by Drew Filer1
Each member in a rock band has his own role. The guitarists play the foundational rhythms of the song; the bassist hits those low notes, giving the music a fuller sound; the singers put the emotion, the energy of the song into words, often getting melodies stuck in the listeners' heads; and the drummer sets the tempo, keeping everyone in time with each other. Though every member is skilled in his own right, they only make music when they come together. But what happens if someone gets off-beat? If even one member gets off by even one beat, it throws the entire song off. It may still sound okay, but there's still that unmistakable delay between the drummer's back-beat, and the guitarist's chord change.
We see the same principle in our own lives. As fellow believers, we are called to be united, especially in regards to carrying out the Great Commission. "I [Paul] appeal to you, brothers, in the name of our Lord Jesus Christ, that all of you agree, and that there be no divisions among you, but that you be united in the same mind and the same judgment," (1 Cor. 1:10, ESV). To fully understand the truth of Scripture, we need to look at it in proper context.
First, we need some background. The city of Corinth lay on an isthmus—a strip of land separating two bodies of water: the Corinthian Gulf, and the Saraonic Gulf. It was in the center of a very popular and well-traveled trade route, thus making it a prosperous area. The church, in turn, became wealthy. This had an effect on not only its culture, but its struggles.
The book of I Corinthians was written for many of the same reasons that Paul's other epistles were written: to encourage, correct, and direct the church. He opens the letter with a greeting, then goes directly into thanksgiving (v. 1-9). However, verse 10 is where Paul begins his correction—his reproach.
When the verse is broken down into smaller portions, it's easier to really understand what Paul is saying and why he is saying it, which is just as important. Paul begins his reproach in a rather unusual way. He says "I appeal to you, brothers..." This phrase alone gives us insight into Paul's next statement. Notice how he addresses the readers. He calls them "brothers." This plainly shows that he's talking to believers. These people are already saved, so Paul is not correcting this church because he's concerned about their eternal security. This verse is a discipleship passage. In other words, post-salvation. He knows they're secure in their position before God, and wants to help them live that out more. Secondly, we see that this is an appeal—"I appeal to you..." Paul comes to his brothers in Christ out of love, with their well-being at the forefront of his mind.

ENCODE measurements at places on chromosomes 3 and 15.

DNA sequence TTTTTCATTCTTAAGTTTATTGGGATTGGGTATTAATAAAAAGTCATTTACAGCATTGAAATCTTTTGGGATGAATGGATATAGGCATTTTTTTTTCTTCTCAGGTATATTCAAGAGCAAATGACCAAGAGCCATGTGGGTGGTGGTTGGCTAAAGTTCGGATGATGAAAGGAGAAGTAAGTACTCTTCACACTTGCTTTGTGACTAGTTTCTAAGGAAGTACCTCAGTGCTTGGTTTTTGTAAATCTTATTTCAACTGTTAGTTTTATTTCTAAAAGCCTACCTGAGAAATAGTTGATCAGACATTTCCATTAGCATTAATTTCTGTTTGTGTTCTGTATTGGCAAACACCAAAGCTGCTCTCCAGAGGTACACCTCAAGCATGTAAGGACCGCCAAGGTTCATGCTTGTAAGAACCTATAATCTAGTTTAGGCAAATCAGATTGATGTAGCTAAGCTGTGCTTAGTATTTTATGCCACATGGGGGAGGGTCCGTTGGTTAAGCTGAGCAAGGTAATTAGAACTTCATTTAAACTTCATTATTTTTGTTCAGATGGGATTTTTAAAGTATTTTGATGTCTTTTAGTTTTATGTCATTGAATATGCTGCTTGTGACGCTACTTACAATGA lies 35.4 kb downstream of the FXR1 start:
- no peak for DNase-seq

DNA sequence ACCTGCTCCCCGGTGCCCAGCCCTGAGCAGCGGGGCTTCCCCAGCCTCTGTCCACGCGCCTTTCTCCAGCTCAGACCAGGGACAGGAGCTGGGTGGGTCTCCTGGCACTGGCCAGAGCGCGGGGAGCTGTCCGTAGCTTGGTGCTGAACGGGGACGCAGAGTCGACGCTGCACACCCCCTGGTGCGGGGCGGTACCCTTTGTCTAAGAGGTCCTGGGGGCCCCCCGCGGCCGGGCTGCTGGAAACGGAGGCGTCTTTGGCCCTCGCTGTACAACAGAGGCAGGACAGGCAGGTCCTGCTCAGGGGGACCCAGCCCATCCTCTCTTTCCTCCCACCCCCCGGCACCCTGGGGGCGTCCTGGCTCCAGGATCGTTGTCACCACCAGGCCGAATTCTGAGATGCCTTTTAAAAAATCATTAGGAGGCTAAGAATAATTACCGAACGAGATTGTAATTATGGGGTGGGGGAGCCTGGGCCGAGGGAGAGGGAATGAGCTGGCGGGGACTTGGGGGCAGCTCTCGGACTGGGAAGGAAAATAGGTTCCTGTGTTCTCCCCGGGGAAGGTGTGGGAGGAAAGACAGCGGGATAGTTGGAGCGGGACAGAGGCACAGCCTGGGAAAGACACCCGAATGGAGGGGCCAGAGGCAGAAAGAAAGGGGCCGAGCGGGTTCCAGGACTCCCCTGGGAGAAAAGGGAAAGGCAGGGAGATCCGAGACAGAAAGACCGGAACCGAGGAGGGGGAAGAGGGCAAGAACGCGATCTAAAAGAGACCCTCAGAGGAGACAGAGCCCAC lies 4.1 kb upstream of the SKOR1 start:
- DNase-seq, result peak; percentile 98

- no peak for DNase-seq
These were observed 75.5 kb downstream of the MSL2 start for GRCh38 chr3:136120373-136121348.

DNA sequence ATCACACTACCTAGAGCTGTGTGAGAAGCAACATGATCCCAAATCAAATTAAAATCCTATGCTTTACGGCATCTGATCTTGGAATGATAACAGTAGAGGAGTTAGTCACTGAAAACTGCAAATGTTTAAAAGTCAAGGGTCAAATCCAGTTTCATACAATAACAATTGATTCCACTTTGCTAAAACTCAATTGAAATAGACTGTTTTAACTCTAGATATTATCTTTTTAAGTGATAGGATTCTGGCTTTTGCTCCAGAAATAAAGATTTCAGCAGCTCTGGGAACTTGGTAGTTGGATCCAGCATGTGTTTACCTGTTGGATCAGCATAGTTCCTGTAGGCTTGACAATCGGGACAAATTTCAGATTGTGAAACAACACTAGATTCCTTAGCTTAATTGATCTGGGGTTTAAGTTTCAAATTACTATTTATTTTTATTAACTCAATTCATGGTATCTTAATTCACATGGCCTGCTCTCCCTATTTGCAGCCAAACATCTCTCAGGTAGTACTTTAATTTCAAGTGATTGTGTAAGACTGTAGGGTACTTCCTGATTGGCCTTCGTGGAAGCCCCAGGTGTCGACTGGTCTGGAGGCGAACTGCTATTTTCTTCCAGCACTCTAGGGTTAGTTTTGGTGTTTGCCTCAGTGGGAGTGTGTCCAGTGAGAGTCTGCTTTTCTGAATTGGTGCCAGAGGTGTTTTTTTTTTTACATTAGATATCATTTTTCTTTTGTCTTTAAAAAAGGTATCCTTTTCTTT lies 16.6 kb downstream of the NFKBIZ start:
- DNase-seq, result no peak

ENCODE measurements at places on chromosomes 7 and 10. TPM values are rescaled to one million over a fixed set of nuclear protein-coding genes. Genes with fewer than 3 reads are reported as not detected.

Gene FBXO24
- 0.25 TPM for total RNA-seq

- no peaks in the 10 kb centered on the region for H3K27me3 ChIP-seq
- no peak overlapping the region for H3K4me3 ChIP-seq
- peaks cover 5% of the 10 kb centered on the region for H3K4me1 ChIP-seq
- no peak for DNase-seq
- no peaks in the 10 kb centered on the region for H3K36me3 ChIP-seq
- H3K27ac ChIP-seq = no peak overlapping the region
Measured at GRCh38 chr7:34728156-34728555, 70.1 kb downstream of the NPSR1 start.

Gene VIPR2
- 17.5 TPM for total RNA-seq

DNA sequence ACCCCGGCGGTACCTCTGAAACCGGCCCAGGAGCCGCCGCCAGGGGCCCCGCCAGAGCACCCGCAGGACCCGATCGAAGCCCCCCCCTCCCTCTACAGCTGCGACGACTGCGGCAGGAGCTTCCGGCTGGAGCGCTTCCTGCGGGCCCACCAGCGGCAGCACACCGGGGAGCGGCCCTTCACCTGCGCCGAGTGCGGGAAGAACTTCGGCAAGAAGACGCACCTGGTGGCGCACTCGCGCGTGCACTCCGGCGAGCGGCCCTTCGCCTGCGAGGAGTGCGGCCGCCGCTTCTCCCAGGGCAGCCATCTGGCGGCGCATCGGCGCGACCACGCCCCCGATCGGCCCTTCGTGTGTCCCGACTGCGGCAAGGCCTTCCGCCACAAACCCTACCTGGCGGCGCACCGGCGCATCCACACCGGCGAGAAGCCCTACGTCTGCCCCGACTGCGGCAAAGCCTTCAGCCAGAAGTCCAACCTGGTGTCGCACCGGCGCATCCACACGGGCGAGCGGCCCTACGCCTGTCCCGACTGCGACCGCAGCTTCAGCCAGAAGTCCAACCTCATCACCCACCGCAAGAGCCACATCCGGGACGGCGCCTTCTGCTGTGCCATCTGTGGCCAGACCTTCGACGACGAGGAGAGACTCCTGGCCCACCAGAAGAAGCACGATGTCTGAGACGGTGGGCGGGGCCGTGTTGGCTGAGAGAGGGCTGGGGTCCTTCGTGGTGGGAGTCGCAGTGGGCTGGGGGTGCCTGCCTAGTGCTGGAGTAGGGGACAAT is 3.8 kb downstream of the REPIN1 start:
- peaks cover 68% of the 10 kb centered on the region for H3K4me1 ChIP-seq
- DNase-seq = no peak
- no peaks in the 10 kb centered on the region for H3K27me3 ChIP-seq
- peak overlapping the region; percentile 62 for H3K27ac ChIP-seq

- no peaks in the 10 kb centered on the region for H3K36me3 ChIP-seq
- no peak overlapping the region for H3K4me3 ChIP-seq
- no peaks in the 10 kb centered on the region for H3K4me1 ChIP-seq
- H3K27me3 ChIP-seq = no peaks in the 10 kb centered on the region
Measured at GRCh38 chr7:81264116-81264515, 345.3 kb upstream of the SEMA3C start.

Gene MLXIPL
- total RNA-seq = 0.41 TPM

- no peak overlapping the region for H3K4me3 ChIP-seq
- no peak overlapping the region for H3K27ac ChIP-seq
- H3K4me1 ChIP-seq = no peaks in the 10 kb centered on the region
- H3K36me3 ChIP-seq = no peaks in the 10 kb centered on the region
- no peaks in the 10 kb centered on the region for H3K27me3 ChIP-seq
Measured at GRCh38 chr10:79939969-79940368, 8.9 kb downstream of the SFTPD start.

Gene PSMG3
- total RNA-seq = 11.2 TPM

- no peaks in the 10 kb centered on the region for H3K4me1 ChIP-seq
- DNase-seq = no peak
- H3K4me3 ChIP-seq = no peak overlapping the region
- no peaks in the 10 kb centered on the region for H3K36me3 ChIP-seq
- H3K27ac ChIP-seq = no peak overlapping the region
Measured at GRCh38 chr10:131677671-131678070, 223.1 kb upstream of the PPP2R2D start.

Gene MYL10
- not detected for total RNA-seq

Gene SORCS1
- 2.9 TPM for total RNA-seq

Paul then makes a very serious statement: "I appeal to you...in the name of our Lord Jesus Christ..." (emphasis mine). Jesus is the Name above all names. To do something on His behalf, is to do the very work of God Almighty. Paul is giving this church the message God has laid on his heart. What Paul says next is not to be taken lightly.
He says: "I appeal to you, brothers...that all of you agree, and that there be no divisions among you, but that you be united in the same mind and the same judgment." Take a minute to let that sink in. "...that there be no divisions among you..." None. This isn't just a request to get along. This is a command to be perfectly united in every way. To be of "one mind and judgment" is to be convicted of the same truths and of the same understanding. To be one just as a body is one.